Living in Limbo

This is a time of transition for me in many ways. One is a physical one – our house in the Southwest suburbs of the Twin Cities just went on the market and we are in the process of negotiating the final details regarding a home we wish to purchase in St. Paul. We are both downsizing and moving to a more convenient location to the various things Dave and I involved with. (We picked Chanhassen when we moved here solely for the high school, since Elena was entering high school at the time.)

The house in which we have lived for the seven years we’ve been here is now “staged” for potential buyers to look at. Everything in the kitchen put away, bookshelves removed to make rooms look more spacious (the realtor’s “stagers” couldn’t believe how many bookcases are in every room of our house), little wrapped soap in the bathrooms (with toothbrushes and usable soap hidden below the sink), etc. And while it doesn’t make the house uninhabitable, it is not comfortable. “You don’t show a house the way you live in it,” I’m told.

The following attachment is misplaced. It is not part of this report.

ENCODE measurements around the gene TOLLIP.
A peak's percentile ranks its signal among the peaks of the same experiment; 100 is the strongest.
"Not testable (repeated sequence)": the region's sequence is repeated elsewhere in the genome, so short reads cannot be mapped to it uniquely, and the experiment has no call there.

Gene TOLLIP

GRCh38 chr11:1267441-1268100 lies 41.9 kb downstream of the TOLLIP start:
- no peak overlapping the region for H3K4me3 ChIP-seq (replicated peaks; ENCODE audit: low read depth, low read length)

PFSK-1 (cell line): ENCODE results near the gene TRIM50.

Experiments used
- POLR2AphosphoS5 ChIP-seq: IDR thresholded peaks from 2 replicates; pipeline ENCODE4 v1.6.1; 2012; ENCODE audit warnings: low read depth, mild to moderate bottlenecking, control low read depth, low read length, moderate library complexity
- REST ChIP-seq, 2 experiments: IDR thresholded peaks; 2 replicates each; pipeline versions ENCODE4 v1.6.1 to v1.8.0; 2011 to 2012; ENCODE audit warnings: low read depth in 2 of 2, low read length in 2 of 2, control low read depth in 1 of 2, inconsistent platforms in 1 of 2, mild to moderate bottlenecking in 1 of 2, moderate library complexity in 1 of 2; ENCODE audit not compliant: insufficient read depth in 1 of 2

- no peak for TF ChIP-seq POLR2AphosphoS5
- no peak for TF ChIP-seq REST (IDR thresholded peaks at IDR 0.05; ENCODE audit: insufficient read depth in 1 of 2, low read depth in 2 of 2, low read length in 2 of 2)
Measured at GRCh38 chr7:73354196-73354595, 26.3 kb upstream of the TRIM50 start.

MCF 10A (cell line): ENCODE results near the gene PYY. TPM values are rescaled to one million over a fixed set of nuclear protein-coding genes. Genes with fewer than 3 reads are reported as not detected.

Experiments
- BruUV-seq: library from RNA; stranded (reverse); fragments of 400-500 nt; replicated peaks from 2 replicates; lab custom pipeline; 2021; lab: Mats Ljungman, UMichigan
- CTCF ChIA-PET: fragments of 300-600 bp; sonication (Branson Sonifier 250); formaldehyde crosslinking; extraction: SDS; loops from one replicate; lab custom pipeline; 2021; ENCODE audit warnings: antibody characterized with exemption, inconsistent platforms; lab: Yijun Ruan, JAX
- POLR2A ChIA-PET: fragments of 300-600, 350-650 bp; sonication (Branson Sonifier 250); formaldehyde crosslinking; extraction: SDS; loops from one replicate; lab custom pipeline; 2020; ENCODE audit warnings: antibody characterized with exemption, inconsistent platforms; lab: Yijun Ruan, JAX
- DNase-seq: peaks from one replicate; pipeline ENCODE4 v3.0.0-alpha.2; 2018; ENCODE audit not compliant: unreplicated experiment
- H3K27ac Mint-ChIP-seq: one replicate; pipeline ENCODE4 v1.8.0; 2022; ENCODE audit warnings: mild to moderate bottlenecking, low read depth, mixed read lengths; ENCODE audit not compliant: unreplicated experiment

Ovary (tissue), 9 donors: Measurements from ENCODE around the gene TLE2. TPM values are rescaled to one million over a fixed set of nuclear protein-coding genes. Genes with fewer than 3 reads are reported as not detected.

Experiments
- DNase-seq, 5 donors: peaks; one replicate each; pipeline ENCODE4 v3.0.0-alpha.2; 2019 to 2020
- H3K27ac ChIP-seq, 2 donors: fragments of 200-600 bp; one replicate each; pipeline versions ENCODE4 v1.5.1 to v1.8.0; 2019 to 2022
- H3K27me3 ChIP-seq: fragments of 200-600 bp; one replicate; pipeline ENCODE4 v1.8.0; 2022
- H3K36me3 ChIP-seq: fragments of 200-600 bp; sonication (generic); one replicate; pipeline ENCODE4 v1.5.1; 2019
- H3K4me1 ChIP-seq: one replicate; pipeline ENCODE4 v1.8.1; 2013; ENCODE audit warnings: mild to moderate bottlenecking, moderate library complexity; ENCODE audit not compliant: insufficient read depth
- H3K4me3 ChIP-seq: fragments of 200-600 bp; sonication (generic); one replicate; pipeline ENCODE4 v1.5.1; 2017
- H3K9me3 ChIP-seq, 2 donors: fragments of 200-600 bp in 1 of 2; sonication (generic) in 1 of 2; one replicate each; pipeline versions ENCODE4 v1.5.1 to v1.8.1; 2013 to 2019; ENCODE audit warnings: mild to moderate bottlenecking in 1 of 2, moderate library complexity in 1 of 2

So there is a feeling of limbo – of not living anywhere. I suspect that sense will get stronger as we pack more boxes and as we continue to donate or otherwise dispose of items that have accumulated over the years and for which we have no further use. (I’m trying to avoid “I can’t figures out why I have this and haven’t used it for a decade, but perhaps it will come in handy sometime so I should hang onto it.)

There is no small part of me that just wants all this to be over – to just be settled in a new house. But the reality of all major transitions is that they can’t be rushed. They put us in a state of limbo for some period of time, a state that is not particularly comfortable.

The only thing to do is take some deep breaths and stay centered in the present. Not to wish to be elsewhere. Not to give into anxieties. Not to want to curl up until it is all over. Just to be. And to accept the gift of the present.